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, in transportation, energy extraction and so on. i hope rick will be pleased to hear that i'm not blaming this entirely on president obama. >> well, on theother hand, mike, president obama's solution to all this and they're saying it in europe, the imf is saying it, is to have this global wealth tax, to tax the rich more, to bring the rich down, that will help income disparity. what do you think of that plan? >> as we've seen under president obama, david, the exact opposite happens. one of the areas where obama has really hurt the economy is with small businesses. his investment tax increase really hurts small business. it went from 35% to 43% on passive income. this really is an usual. during expansions y typically see new business startups accelerate. this is the only recovery i've seen back the 1930s where new business startups have flat lined. when you increase tax rates on them you don't get that capital. all that money that rick is talking about that needs to be spent, invested into new businesses. that's the genesis of economic growth. capital investments. >> while small businesse
their promises. >> the prime minister is very keen to encourage energy users to switch providers to get the best tariff. why has it been so difficult over the past three years to switch mobile phone providers? >> across all the utilities, we want it to be easier for people to switch. we have done that on banks. it is now easier to switch bank accounts because of the hard work of the chancellor of the exchequer. it is now easier to switch energy providers because of the excellent work of the secretary of state for energy and climate change. it ought to be easier to switch with other utilities, that is an important bit of work that we are doing. >> the number of apprenticeships in cornwall has doubled since 2010, which is helping to create a stronger economy and a fairer society. will the prime minister meet me and a delegation of young people from cornwall to see how we can further promote these very worthwhile schemes? >> i am delighted with the news about the number of apprenticeships in cornwall. the government have made a major financial commitment to funding apprenticeships. that is making a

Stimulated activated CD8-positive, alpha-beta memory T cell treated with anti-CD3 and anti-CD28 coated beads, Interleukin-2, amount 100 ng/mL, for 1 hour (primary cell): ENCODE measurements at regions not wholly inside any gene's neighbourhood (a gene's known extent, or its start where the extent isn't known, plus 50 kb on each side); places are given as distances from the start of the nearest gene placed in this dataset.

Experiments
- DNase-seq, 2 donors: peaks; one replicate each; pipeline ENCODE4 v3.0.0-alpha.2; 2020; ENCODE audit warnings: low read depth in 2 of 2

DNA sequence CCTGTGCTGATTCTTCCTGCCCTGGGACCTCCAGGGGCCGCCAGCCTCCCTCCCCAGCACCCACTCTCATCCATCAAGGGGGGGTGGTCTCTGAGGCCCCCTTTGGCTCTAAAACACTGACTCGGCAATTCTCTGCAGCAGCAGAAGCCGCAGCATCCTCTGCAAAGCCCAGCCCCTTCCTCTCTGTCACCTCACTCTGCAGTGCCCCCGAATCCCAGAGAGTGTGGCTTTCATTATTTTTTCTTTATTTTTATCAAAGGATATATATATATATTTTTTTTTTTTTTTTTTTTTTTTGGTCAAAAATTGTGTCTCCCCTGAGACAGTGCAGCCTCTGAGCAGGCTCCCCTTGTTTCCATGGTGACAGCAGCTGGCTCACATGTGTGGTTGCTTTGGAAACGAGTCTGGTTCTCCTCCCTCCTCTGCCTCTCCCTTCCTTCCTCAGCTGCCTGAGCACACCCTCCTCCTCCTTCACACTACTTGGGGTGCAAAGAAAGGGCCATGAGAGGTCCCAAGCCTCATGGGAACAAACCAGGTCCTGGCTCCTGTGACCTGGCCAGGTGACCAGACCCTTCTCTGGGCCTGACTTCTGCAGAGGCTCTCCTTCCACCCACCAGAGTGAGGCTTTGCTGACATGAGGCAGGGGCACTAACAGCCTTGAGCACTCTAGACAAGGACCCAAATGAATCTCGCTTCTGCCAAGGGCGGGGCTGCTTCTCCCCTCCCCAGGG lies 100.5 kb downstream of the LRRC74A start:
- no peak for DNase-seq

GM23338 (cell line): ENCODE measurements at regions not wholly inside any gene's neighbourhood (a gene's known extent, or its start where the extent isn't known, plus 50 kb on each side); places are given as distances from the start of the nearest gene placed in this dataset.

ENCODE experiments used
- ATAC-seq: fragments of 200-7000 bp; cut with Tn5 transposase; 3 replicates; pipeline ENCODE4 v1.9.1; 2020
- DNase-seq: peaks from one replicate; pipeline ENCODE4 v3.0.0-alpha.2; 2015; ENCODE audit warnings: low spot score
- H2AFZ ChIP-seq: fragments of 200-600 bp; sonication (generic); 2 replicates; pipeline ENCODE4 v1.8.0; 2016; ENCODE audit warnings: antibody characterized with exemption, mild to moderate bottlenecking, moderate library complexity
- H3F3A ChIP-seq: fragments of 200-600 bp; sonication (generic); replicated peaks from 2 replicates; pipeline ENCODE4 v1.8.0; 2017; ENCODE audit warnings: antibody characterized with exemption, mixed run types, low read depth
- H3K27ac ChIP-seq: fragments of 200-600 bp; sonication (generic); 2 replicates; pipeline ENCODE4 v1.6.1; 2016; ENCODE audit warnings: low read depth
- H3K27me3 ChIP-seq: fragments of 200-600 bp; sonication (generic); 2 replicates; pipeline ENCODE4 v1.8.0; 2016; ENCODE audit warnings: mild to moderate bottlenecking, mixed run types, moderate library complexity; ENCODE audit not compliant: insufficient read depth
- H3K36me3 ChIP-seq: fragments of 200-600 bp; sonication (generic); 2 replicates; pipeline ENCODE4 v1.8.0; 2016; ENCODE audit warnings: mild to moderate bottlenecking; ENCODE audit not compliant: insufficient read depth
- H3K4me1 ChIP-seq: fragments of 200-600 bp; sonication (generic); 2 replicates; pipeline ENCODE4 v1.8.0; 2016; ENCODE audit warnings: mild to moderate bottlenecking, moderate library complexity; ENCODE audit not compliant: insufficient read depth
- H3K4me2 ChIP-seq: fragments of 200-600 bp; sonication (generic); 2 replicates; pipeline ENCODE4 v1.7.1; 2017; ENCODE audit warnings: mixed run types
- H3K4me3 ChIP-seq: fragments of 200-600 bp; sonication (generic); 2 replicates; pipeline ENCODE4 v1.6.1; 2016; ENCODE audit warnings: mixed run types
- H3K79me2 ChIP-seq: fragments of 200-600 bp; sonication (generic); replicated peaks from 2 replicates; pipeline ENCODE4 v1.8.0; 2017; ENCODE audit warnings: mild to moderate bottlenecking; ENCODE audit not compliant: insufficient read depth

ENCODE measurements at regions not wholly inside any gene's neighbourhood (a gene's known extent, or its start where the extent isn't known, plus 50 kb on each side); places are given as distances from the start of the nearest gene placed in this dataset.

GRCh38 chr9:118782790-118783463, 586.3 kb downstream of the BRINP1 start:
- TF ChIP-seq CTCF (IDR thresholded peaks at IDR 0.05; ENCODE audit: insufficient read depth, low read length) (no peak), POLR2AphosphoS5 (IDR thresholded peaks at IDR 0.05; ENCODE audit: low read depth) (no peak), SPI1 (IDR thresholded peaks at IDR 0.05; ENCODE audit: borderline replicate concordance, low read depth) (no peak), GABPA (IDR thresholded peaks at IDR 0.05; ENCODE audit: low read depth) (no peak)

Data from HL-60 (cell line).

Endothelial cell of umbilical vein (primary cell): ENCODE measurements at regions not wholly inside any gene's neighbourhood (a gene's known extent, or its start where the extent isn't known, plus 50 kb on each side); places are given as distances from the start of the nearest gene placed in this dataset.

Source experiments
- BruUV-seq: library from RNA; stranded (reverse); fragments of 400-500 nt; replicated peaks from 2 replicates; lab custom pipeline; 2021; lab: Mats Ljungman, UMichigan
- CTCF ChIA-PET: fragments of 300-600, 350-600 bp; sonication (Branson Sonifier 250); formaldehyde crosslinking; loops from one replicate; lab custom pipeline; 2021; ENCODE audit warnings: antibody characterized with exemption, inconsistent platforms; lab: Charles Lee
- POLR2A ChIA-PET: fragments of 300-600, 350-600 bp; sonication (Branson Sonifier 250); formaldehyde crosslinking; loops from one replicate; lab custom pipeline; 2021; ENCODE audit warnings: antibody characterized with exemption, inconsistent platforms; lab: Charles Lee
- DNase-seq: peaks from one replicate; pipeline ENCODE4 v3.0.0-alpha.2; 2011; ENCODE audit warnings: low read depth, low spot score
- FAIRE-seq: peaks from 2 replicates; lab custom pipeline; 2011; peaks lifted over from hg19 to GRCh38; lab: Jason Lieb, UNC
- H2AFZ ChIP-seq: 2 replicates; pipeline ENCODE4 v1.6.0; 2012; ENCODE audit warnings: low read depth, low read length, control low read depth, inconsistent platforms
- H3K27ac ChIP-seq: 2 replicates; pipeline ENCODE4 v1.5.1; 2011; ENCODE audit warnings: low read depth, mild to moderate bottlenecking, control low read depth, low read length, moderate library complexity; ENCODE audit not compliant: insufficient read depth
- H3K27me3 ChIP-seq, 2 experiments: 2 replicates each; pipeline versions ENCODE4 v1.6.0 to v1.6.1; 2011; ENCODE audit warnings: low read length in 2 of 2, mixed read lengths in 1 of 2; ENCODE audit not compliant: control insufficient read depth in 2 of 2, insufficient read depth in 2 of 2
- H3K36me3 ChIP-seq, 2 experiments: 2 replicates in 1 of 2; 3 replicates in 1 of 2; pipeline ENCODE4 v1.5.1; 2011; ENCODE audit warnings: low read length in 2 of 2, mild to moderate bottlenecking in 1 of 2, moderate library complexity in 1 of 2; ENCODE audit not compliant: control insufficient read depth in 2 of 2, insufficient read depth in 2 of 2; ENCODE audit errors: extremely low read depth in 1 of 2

one light bulb with a compact fluorescent bulb, the energy saved could light how many homes? 1 million? 2 million? 3 million? the answer is... 3 million homes. by 2030, investments in energy efficiency could help americans save $300 billion each year. take the energy quiz. energy lives here. guys... [ female announcer ] pillsbury cinnamon rolls, with cinnabon cinnamon, are an irresistible sunday morning idea. nothing calls them to the table faster. make breakfast pop! >>> in a market where many stocks have run up so much, we're always on the lookout for laggard and losers. it's time for speculation friday. i got a serious comeback play for you to consider. i'm talking about mcdermott, symbol is mdr. mcdermott is a construction firm building offshore oil and gas facilities. the stock has lived up to the old name of murder because if you own mcdermott, you feel like someone has murdered your portfolio. the stock is down 28% for the year in a fantastic year. that is hideous! however, i wouldn't be talking about it unless i believed this ugly dog could be up to new tricks. the truth is thi
, the energy saved could light how many homes? 1 million? 2 million? 3 million? thenswer is. 3 million homes. by 2030, investments in energy efficiency could help americans save $300 billion each year. take the energy quiz. energy lives here. ♪ >> that's it? i found what i want for christm christmas, a keyboard for my iphone? is it as good a deal as it is. by the way the keyboard for the iphone is backed by ryan seacrest. clayton morris has the story coming up in a moment from now. look, we're off and running, it's friday morning, we've had a fairly strong jobs report. the market loves it and will you look at this? we're right in the trading session and we're going to go up about 100 points. before we show you that, here is-- yes, look, we're up 40, but going higher. here is scott shellady in chicago, i say a lot of people are saying it was a strong jobs report, are you buying it? >> i'm going to say it's better than expected. don't have employer exuberance. we have a couple of numbers to see for the rest of the economy. no, i'm waiting until the afternoon, we've seen a noon swoon the la